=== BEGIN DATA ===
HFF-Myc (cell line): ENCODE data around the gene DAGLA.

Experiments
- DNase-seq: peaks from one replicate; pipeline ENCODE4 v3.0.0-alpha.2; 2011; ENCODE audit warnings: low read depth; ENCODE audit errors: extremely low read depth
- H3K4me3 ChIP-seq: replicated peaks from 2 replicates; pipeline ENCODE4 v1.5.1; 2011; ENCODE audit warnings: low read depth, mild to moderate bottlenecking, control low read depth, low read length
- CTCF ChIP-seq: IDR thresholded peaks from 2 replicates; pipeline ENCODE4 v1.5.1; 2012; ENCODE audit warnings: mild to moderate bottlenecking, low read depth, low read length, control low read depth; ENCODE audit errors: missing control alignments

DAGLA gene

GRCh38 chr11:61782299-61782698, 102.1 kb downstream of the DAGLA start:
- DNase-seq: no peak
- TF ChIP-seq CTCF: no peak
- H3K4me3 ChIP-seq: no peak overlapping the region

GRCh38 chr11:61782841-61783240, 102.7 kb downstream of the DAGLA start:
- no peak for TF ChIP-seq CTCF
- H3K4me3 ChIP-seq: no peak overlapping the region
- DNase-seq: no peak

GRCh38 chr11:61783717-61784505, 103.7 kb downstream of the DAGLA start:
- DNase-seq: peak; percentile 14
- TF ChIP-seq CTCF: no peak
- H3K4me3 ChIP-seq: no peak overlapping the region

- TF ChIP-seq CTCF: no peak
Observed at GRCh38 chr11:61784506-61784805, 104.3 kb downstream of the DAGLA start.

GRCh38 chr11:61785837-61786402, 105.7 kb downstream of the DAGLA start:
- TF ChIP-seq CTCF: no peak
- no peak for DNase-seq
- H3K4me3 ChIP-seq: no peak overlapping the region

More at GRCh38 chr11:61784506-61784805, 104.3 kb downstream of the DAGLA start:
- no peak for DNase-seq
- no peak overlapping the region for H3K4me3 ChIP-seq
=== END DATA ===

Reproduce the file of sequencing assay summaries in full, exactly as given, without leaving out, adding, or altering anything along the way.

HFF-Myc (cell line): ENCODE data around the gene DAGLA.

Experiments
- DNase-seq: peaks from one replicate; pipeline ENCODE4 v3.0.0-alpha.2; 2011; ENCODE audit warnings: low read depth; ENCODE audit errors: extremely low read depth
- H3K4me3 ChIP-seq: replicated peaks from 2 replicates; pipeline ENCODE4 v1.5.1; 2011; ENCODE audit warnings: low read depth, mild to moderate bottlenecking, control low read depth, low read length
- CTCF ChIP-seq: IDR thresholded peaks from 2 replicates; pipeline ENCODE4 v1.5.1; 2012; ENCODE audit warnings: mild to moderate bottlenecking, low read depth, low read length, control low read depth; ENCODE audit errors: missing control alignments

DAGLA gene

GRCh38 chr11:61782299-61782698, 102.1 kb downstream of the DAGLA start:
- DNase-seq: no peak
- TF ChIP-seq CTCF: no peak
- H3K4me3 ChIP-seq: no peak overlapping the region

GRCh38 chr11:61782841-61783240, 102.7 kb downstream of the DAGLA start:
- no peak for TF ChIP-seq CTCF
- H3K4me3 ChIP-seq: no peak overlapping the region
- DNase-seq: no peak

GRCh38 chr11:61783717-61784505, 103.7 kb downstream of the DAGLA start:
- DNase-seq: peak; percentile 14
- TF ChIP-seq CTCF: no peak
- H3K4me3 ChIP-seq: no peak overlapping the region

- TF ChIP-seq CTCF: no peak
Observed at GRCh38 chr11:61784506-61784805, 104.3 kb downstream of the DAGLA start.

GRCh38 chr11:61785837-61786402, 105.7 kb downstream of the DAGLA start:
- TF ChIP-seq CTCF: no peak
- no peak for DNase-seq
- H3K4me3 ChIP-seq: no peak overlapping the region

More at GRCh38 chr11:61784506-61784805, 104.3 kb downstream of the DAGLA start:
- no peak for DNase-seq
- no peak overlapping the region for H3K4me3 ChIP-seq